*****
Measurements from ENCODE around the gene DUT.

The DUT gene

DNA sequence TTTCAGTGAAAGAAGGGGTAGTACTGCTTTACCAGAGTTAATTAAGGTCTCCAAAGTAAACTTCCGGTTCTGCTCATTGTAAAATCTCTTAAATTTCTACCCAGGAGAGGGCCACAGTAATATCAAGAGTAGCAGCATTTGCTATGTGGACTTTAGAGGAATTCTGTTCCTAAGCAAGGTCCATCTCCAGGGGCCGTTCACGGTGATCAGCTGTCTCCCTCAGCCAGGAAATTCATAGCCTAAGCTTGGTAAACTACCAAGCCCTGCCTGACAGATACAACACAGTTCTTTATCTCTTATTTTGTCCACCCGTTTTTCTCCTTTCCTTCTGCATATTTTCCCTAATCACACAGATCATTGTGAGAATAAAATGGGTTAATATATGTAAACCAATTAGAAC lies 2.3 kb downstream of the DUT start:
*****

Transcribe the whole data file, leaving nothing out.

Measurements from ENCODE around the gene DUT.

The DUT gene

DNA sequence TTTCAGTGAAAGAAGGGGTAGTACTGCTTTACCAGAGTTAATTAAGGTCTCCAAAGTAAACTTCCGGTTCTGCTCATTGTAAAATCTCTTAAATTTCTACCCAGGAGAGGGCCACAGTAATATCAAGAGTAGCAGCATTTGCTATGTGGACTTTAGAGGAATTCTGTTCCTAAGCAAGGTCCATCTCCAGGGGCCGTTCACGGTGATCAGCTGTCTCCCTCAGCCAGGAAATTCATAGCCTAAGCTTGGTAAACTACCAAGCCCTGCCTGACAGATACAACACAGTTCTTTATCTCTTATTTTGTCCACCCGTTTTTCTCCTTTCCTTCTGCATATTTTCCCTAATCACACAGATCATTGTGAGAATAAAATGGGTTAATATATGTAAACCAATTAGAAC lies 2.3 kb downstream of the DUT start: